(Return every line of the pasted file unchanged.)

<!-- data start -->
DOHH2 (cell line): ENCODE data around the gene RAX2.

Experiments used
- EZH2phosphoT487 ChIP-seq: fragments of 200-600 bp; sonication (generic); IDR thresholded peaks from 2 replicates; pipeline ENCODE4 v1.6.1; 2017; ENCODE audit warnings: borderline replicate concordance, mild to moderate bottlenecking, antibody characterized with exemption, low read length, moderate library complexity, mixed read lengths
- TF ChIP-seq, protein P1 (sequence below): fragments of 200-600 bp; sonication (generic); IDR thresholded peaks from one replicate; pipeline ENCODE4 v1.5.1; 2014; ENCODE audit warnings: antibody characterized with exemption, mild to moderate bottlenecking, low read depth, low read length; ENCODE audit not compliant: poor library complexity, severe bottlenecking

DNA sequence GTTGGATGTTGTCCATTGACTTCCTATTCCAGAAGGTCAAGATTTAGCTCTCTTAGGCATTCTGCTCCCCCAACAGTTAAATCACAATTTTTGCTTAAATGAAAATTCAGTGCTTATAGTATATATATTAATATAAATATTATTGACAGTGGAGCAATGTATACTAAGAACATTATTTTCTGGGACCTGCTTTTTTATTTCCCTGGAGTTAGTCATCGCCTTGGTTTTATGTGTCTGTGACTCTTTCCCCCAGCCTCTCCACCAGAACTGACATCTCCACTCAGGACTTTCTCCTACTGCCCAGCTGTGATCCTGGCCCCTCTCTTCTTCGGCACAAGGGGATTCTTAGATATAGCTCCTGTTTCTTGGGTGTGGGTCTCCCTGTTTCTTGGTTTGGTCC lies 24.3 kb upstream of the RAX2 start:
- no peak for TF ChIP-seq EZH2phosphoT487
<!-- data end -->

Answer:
DOHH2 (cell line): ENCODE data around the gene RAX2.

Experiments used
- EZH2phosphoT487 ChIP-seq: fragments of 200-600 bp; sonication (generic); IDR thresholded peaks from 2 replicates; pipeline ENCODE4 v1.6.1; 2017; ENCODE audit warnings: borderline replicate concordance, mild to moderate bottlenecking, antibody characterized with exemption, low read length, moderate library complexity, mixed read lengths
- TF ChIP-seq, protein P1 (sequence below): fragments of 200-600 bp; sonication (generic); IDR thresholded peaks from one replicate; pipeline ENCODE4 v1.5.1; 2014; ENCODE audit warnings: antibody characterized with exemption, mild to moderate bottlenecking, low read depth, low read length; ENCODE audit not compliant: poor library complexity, severe bottlenecking

DNA sequence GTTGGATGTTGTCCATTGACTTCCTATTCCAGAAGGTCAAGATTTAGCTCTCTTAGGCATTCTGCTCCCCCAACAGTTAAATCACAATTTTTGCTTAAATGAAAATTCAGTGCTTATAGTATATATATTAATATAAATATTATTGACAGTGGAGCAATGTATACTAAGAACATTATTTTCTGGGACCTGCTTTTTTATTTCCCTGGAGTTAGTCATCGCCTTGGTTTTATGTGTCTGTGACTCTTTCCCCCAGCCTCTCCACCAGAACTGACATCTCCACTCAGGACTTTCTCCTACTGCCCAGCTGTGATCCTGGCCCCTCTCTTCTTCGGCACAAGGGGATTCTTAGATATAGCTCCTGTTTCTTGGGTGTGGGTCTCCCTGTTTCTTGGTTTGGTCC lies 24.3 kb upstream of the RAX2 start:
- no peak for TF ChIP-seq EZH2phosphoT487